We have the luxury of time to travel slowly. But it’s not limitless.
We want to be a long way south by late autumn, and so we had to resist the temptation of taking root in our well placed Oulu car park.
It’s hot when we move off. The van shows 36 degrees at one point, and here in Finland roadside readouts tell you the air and road temperature – I guess that becomes important in the cold months.
Today the road’s a scary 50 centigrade.
At 65 degrees north – only a degree off the Artic Circle.
It’s good for ice cream sales, and memorable holidays – but we should all be concerned.
Heading south and west we remark on how low the landscape is. I later read that other than in the north of Lapland there’s hardly a bump in Finland that would qualify as a hill, let alone a mountain.
That’s particularly noticeable at the seaside.
We pull into a little beach car park at Tauvo, about 80kms from Oulu and need to get into the water to cool off. After 50 metres walking straight out to sea the water’s barely over our ankles and people in the far distance are standing too.
I joke about walking the dog over to Sweden.
It appears that the last ice age pushed the land down under the weight of the ice, and it’s still re-emerging, with new islands popping up at a (geographically speaking) fast rate. If man’s still around in another 2000 years that walk to Sweden might well be possible.
Cabins. Plots. And biting beasties.
Tauvo has a little café, a car park for a hundred or so cars, composting toilets, and a few very nice cabins and summer houses.
Polly and I discover many more holiday homes in the woods, well spaced (hundreds of metres apart, these gardens are huge).
There are even plots for sale. At good prices.
Now it takes a lot for me to walk past a plot without a hundred plans sparking off in my mind, and a call to the estate agent. But these, even in this beautiful part of the world, I’m not in the least tempted by.
Our evening walks take us through pretty places, generally in woodland, often with a beach at the end of a trail. And while we’re walking we’re rarely troubled.
But stop for a moment or two and that all changes.
Flies descend from nowhere to feed on delicious Cornish skin. Mossies, house flies, huge flies, and infinitely tiny flies alike.
Stop for a wild wee and your flow will be interrupted by the constant need to swipe at attackers from the sky.
Stand still and listen and you realise that the noise you’ve been aware of like a distant train is actually the humming and buzzing of a million tiny creatures of the forest.
No wonder so many birds fly so far north to breed – food is plentiful on the wing.
Bitey bastards spoil so many beautiful places in summer, West Coast Scotland, North Wales, and huge tracts of lakeland across the world.
And they’d stop me ever wanting to live near the woods here too.
The sleepy coastal town took off when the Strenberg Tobacco Company opened up. Tabs are no longer made here but the lovely buildings of both the factory, and the wooden old town behind it are well preserved.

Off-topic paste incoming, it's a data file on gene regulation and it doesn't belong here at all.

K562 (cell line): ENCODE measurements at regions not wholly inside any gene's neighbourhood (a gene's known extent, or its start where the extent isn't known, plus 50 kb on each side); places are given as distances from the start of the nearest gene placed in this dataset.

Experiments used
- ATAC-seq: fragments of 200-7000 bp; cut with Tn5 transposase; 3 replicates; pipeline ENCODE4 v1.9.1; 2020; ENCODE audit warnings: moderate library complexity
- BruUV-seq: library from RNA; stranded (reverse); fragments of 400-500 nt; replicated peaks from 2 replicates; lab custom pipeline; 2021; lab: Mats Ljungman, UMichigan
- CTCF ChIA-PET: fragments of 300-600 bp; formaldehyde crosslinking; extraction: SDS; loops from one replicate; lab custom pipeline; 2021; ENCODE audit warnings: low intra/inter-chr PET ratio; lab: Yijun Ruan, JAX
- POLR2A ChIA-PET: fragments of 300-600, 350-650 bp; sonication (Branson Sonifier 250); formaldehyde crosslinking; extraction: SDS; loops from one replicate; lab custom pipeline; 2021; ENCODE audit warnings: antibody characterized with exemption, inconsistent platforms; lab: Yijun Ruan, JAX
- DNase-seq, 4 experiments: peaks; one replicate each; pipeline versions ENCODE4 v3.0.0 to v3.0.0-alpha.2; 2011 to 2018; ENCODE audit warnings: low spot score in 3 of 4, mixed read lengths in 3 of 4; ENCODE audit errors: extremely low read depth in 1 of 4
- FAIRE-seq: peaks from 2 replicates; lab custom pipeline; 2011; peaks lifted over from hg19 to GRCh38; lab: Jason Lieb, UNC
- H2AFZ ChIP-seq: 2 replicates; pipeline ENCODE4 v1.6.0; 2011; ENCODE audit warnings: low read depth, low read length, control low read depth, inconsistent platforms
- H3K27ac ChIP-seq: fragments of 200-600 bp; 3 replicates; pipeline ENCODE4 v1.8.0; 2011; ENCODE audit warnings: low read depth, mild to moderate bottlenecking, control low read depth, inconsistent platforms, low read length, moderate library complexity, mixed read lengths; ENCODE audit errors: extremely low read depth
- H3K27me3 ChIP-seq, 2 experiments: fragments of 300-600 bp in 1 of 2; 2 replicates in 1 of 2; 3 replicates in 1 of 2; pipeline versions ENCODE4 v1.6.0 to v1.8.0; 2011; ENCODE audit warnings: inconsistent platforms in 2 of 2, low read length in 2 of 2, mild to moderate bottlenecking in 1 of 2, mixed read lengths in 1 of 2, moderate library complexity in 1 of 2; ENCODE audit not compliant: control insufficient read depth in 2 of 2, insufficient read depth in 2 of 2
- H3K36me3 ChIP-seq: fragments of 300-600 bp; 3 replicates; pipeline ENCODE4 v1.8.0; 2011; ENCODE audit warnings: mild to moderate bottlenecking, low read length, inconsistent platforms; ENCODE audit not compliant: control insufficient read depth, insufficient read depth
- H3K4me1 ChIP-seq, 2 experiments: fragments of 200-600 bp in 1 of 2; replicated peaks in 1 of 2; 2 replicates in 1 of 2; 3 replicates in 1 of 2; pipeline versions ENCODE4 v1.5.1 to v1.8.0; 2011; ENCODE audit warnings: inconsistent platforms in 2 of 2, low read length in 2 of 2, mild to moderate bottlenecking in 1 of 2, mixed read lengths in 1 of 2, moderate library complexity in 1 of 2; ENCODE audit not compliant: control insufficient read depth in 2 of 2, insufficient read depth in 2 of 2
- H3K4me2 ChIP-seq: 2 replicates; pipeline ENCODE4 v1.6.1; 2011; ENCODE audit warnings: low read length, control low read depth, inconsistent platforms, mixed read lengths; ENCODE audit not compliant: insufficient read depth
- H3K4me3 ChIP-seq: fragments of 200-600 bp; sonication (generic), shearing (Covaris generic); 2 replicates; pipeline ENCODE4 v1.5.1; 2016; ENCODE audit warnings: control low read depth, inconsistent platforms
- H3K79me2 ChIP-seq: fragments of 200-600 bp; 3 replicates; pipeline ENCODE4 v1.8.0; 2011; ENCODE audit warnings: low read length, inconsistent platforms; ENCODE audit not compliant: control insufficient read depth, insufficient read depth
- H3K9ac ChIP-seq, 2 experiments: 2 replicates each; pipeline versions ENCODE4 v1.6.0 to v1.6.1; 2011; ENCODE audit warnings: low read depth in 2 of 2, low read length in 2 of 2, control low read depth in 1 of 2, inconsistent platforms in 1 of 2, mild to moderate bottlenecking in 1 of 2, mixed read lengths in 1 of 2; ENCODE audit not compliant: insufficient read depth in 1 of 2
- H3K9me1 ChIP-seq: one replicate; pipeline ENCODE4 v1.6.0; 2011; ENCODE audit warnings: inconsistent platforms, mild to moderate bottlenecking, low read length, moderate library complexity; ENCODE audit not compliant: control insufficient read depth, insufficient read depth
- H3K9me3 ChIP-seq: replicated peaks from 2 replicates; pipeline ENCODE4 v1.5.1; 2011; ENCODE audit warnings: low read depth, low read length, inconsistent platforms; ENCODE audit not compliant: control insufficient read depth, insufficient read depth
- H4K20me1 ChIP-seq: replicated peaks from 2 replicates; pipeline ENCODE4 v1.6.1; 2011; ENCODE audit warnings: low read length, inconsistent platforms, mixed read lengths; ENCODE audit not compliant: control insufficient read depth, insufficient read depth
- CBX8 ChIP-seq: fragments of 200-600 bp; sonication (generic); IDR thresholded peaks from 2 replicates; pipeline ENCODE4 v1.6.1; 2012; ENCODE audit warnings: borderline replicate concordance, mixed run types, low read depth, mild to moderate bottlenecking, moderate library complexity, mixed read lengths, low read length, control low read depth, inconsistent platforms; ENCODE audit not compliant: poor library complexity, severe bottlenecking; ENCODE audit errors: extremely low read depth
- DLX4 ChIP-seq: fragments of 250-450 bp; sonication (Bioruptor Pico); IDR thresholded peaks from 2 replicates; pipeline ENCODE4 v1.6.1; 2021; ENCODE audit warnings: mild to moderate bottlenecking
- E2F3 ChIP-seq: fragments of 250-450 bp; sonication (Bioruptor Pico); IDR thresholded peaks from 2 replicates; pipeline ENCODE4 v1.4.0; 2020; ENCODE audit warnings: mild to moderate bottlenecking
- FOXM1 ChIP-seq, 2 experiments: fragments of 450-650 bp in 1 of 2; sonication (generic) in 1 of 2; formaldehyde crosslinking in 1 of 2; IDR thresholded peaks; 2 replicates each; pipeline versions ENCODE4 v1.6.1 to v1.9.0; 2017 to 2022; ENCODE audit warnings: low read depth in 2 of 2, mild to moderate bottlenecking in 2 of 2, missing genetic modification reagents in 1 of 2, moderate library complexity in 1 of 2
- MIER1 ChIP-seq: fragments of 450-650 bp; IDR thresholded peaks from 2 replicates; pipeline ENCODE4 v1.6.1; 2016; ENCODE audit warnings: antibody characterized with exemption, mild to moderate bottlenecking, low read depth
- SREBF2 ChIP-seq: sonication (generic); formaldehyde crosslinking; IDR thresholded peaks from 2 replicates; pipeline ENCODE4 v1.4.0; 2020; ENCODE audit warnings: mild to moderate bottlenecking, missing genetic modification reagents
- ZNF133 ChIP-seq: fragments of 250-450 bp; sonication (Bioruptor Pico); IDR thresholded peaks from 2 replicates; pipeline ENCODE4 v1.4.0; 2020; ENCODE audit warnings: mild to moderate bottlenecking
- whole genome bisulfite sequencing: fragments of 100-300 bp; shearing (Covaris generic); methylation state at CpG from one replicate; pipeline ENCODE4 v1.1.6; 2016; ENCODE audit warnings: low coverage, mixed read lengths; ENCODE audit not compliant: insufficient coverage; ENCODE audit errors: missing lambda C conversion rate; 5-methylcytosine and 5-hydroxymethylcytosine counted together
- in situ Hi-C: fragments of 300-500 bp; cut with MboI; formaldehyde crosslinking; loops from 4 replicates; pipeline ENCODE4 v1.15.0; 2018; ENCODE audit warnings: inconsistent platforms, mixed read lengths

The 300+ ancient houses are all a few centuries old, and with their unfinished streets they must be a film maker’s dream.
We parked by the marina and watched kids on the high diving boards, the boats coming in at sunset, the birds feasting on the flies.
Best café (so far).
The Skogen Bakery, in the Skata old town of Jakobstad, is a beauty. A good garden, quaintly rustic inside, and strong grain breads that made our sandwich breakfasts. The coffee wasn’t strong, but had more flavour than most of that available in Scandinavia.
Birthplace of Finland’s greatest architect, Alvar Aalto. A city inspired by him, and largely designed by him.
The Friday cruise.
But for now I have to put all that architecture aside and remember Friday night.
By way of context – it’s worth knowing that Finland is rock music mad. Many people know it’s the least populated of all the European countries. Fewer know that it has more Metal bands per capita that any other country. And far more Metal fans.
We pitch up at a campsite on the edge of town. Then for a few hours I have some sort of heat and fatigue meltdown. Lying in the shade is all I can cope with. I’m revived a little by a cycle into town, and revived a lot by what we saw there.
This is cruise city.
It’s a long time since I’ve seen scores, maybe even hundreds, of cars obviously cruising.
At one ridiculous end of the spectrum there’s an old guy in his white Hummer, on the cooler side are the American classics, many just as huge as the Hummer. Then there are the Aixams. You may never have encountered one of these anachronistic French freak cars before. They make Smart cars look big, and fast. They are truly awful when new, and deteriorate quickly from there. Yet here in Sienajöki I’ve seen a bigger collection of them than exists anywhere outside the factory where they’re cobbled together.
The cruisers are a right mix too.
The beautiful American classics tend to be driven by older guys who can afford to run such wonderful, but crazy, beasts.
Aixams are usually driven by tiny old couples in France – but here they’re driven by young kids happy to put up with the embarrassment of a 45mph top speed for the convenience of 90+mpg and no license requirements.
Our favourite car of the night was by no means the most glamorous, a self deprecating gang of lads, cruising in a stretch W123 Mercedes limo.
The Finn. The ultimate oxymoron?
The fat Finn is alive (but perhaps not well).
We worry about our seriously overweight friends in Britain, but wow, here in Finland there are so many bruisers! Danes in general were beautifully tanned, fit and healthy looking, at every age. Sweden felt a bit rougher, but still outdoor focussed. Norway, they were all matchsticks running up huge hills as if they were a flight of stairs. But here in Finland, despite their reputation for the outdoor life, it seems that beer and burgers hold sway over the Nordic walking poles.
Next afternoon in Seinajoki we cycle to town to visit Aalto’s church.
I expect my favourite English architect John Pawson is a fan.
This is minimal on a comfortable level.
I have never sat on a more amenable church pew.
And I’ve certainly never fallen quite so in love with lighting in a church before.
This is the bit worth paying attention to.
The church warden was about to leave and asked if we needed help.
We said we’d like to go up the tower.
So she took us there, let us in, and asked us to shut the doors after we’d been to the top.